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Brahms / Tchaikovsky: Violin Concertos Hybrid SACD - DSD, Original recording remastered


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Audio CD, Hybrid SACD - DSD, Original recording remastered, July 26, 2005
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Frequently Bought Together

Brahms / Tchaikovsky: Violin Concertos + Beethoven: Violin Concerto in D / Mendelssohn: Violin Concerto in E Minor + Heifetz / Sibelius / Prokofiev / Glazunov: Concertos
Price for all three: $35.36

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Product Details

  • Performer: Jascha Heifetz
  • Orchestra: Chicago Symphony Orchestra
  • Conductor: Fritz Reiner
  • Composer: Johannes Brahms, Pyotr Il'yich Tchaikovsky
  • Audio CD (July 26, 2005)
  • SPARS Code: ADD
  • Number of Discs: 1
  • Format: Hybrid SACD - DSD, Original recording remastered
  • Label: RCA
  • ASIN: B0009U55RE
  • Average Customer Review: 4.8 out of 5 stars  See all reviews (19 customer reviews)
  • Amazon Best Sellers Rank: #46,596 in Music (See Top 100 in Music)

1. Violin Concerto in D major, Op. 77: Allegro non troppo
2. Violin Concerto in D major, Op. 77: Adagio
3. Violin Concerto in D major, Op. 77: Allegro giocoso, ma non troppo vivace
4. Violin Concerto in D major, Op. 35: Allegro moderato
5. Violin Concerto in D major, Op. 35: Canzonetta: Andante
6. Violin Concerto in D major, Op. 35: Allegro vivacissimo

Editorial Reviews

Customer Reviews

4.8 out of 5 stars
5 star
79%
4 star
21%
3 star
0%
2 star
0%
1 star
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See all 19 customer reviews
This SACD is one of six that I own of this RCA series.
ArtGriggs
The LP was good, then the first 1980's CD incarnation was dreadful--so bad that I think the engineers made a fundamental equalization error.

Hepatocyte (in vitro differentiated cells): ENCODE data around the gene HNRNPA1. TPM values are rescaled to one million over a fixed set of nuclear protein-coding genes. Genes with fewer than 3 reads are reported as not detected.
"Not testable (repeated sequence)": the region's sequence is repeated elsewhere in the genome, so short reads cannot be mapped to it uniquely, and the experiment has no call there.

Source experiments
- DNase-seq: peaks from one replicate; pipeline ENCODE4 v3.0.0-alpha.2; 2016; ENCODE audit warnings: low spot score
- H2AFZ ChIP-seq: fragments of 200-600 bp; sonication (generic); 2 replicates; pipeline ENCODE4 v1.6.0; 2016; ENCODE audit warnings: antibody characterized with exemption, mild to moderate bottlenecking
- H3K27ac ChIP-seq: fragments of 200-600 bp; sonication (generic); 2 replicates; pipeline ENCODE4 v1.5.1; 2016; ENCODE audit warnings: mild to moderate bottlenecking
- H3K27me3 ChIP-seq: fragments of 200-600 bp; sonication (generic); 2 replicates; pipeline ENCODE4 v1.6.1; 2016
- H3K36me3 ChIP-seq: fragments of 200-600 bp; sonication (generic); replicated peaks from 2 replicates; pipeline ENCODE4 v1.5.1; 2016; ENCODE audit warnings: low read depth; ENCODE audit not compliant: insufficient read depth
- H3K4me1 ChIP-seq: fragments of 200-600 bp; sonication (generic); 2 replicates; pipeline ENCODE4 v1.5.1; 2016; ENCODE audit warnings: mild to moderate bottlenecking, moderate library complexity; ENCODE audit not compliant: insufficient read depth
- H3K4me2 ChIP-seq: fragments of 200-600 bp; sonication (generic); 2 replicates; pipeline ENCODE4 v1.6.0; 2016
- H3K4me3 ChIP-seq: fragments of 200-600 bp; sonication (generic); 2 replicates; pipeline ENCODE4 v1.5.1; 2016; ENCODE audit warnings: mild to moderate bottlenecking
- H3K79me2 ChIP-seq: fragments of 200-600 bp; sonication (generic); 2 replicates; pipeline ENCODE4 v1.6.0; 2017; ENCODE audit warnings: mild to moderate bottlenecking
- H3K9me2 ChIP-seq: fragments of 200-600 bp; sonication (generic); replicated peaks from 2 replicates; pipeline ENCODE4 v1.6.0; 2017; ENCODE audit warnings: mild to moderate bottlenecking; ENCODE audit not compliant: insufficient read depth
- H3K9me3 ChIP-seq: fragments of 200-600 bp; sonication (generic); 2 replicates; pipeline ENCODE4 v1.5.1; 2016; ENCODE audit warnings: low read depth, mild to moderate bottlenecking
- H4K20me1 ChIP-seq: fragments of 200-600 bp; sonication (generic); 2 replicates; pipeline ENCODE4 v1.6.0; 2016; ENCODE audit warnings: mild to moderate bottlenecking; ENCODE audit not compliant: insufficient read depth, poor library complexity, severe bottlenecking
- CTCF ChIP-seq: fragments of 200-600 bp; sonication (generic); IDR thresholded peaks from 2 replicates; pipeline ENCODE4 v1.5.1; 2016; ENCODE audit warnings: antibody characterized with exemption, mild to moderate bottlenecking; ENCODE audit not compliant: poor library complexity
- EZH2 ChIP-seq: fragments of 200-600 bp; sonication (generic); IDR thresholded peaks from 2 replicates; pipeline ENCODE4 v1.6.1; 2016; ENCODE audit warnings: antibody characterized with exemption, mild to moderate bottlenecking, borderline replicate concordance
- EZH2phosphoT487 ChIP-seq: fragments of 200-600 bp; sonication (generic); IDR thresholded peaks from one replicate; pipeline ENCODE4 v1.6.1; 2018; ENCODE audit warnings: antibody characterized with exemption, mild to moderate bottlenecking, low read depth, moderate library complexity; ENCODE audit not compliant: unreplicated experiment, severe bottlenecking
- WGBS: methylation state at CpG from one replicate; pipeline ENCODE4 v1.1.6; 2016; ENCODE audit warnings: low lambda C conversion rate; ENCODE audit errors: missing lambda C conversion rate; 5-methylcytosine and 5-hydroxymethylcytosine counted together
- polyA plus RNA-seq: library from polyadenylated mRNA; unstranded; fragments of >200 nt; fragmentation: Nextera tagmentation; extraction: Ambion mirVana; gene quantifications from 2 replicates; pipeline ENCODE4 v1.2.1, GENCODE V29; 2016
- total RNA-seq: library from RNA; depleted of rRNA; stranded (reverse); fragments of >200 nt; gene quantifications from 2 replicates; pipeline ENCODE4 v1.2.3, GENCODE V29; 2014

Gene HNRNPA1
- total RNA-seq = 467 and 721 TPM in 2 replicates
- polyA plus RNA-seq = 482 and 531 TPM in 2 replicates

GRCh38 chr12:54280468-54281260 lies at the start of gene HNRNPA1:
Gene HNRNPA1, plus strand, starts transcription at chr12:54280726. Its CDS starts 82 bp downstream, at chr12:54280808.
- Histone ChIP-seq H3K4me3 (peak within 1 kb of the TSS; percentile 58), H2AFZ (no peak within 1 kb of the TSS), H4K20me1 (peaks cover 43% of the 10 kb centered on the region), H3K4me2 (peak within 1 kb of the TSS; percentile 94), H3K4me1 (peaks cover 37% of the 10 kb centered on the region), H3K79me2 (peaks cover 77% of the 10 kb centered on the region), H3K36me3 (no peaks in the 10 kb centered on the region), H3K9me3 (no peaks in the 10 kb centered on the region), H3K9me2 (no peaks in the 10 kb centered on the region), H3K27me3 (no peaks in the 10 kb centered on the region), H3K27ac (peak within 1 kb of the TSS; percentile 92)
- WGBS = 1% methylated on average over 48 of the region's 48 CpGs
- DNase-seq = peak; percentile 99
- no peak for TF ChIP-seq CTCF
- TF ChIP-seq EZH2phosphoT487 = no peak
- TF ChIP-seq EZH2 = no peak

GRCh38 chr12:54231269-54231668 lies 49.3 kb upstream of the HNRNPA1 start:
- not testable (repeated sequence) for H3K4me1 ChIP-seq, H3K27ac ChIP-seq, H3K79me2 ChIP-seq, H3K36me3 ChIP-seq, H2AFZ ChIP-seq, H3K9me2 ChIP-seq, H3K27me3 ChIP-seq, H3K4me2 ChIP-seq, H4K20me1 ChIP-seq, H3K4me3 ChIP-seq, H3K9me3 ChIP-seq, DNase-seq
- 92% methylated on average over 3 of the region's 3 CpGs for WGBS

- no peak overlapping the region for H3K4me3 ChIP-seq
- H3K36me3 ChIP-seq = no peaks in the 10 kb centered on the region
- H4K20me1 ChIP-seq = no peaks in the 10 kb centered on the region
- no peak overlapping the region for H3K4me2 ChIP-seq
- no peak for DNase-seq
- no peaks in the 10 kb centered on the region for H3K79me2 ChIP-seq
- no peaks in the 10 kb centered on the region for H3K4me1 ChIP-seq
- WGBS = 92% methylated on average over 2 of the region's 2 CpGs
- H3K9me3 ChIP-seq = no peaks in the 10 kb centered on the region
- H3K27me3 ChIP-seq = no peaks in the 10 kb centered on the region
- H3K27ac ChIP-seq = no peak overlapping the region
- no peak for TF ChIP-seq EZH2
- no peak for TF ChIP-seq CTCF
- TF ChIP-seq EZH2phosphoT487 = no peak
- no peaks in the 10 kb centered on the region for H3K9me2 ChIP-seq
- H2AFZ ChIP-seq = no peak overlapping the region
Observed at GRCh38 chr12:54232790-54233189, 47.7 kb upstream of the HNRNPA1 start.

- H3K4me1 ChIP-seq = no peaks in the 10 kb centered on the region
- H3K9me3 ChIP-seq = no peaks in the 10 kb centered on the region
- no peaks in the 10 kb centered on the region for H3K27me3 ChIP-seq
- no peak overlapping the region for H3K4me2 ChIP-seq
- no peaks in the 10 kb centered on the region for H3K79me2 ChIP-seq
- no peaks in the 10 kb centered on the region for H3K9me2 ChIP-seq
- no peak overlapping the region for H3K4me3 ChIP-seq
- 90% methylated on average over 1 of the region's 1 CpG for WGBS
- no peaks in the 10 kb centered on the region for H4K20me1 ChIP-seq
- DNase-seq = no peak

F. Rupert
I think anyone who admires this piece should hear more than one recording.
W. Chiles

Most Helpful Customer Reviews

57 of 63 people found the following review helpful By Larry VanDeSande VINE VOICE on May 1, 2006
While I believe the Brahms violin concerton is the "Emporer" of violin concertos -- principally for its well-developed architecture -- I never cared much for Heifitz's version of the concerto. Although his early stereo recording with the Chicago Symphony and Reiner was played up to his standard, I always thought their collaboration produced an impatient recording, as if they couldn't get it finished quickly enough.

What a difference SACD makes! Now, when I listen to this work, I have a much different reaction. Hearing Heifitz located on the stage just a few steps from where Reiner is leading his band, this now sounds to me more impassioned than ever before, as if the chemistry between the two highly driven performers and the virtuoso orchestra resulted in a fast reading that was driven by a burning passion and not impatience.

So what happened; does the SACD recording show a different reality or did I just get older and appreciate the greatness of these performers more in my maturity?

I think both things happened. I know I appreciate Heifitz a lot more in SACD than I ever did in stereo and the sound on this SACD -- especially when I listen with headphones -- brings dimension to the recording that never existed before. It also shows the level of detail Reiner required from his orchestra and its ability to meet his technical demands.

I enjoyed the Tchaikovksy concerto that is mated with the Brahms here but less so. The chemistry doesn't seem to be the same between the partners, who were both high profile literalits in mid 20th century. Their collective insistence on literalism probably took some of the Slavic character away from the Tchaikovsky concerto, making it another top European concerto from the late Romantic period instead of an individual opus.
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32 of 38 people found the following review helpful By Santa Fe Listener HALL OF FAMETOP 1000 REVIEWER on January 29, 2006